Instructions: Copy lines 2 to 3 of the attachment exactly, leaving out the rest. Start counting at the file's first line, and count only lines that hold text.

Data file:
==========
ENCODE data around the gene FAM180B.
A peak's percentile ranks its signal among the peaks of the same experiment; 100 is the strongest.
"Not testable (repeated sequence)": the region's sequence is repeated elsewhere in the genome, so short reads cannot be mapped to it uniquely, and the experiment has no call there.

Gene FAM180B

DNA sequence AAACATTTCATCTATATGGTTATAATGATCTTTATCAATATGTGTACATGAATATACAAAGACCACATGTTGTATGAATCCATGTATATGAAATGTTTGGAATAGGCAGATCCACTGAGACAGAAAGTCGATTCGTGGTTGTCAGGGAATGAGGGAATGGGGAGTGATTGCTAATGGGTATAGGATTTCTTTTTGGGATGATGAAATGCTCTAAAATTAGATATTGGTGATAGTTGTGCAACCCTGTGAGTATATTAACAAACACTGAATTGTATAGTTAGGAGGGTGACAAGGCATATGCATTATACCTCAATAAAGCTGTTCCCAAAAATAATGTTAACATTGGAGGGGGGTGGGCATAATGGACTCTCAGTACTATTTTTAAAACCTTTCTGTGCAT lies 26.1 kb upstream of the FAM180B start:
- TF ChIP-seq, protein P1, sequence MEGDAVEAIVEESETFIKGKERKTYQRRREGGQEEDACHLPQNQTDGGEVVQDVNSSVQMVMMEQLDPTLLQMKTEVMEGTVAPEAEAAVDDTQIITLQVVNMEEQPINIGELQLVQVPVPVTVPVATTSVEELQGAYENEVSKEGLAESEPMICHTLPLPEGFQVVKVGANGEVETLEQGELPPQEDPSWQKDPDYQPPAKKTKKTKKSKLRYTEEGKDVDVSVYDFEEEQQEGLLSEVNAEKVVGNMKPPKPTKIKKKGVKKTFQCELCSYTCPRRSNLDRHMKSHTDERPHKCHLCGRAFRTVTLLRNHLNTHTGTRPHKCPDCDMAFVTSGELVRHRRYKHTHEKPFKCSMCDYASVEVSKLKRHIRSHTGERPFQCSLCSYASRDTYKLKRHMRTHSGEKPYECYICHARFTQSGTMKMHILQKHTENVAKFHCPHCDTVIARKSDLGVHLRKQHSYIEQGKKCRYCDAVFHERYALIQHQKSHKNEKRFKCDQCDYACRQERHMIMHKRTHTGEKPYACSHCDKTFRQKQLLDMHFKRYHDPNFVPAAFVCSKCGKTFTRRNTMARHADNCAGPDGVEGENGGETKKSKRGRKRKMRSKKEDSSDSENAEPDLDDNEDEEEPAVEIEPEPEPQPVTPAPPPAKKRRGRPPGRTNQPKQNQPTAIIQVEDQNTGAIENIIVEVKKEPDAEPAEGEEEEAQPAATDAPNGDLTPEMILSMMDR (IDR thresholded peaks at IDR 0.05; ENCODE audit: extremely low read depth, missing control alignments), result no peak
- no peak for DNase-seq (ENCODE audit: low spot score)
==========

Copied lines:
A peak's percentile ranks its signal among the peaks of the same experiment; 100 is the strongest.
"Not testable (repeated sequence)": the region's sequence is repeated elsewhere in the genome, so short reads cannot be mapped to it uniquely, and the experiment has no call there.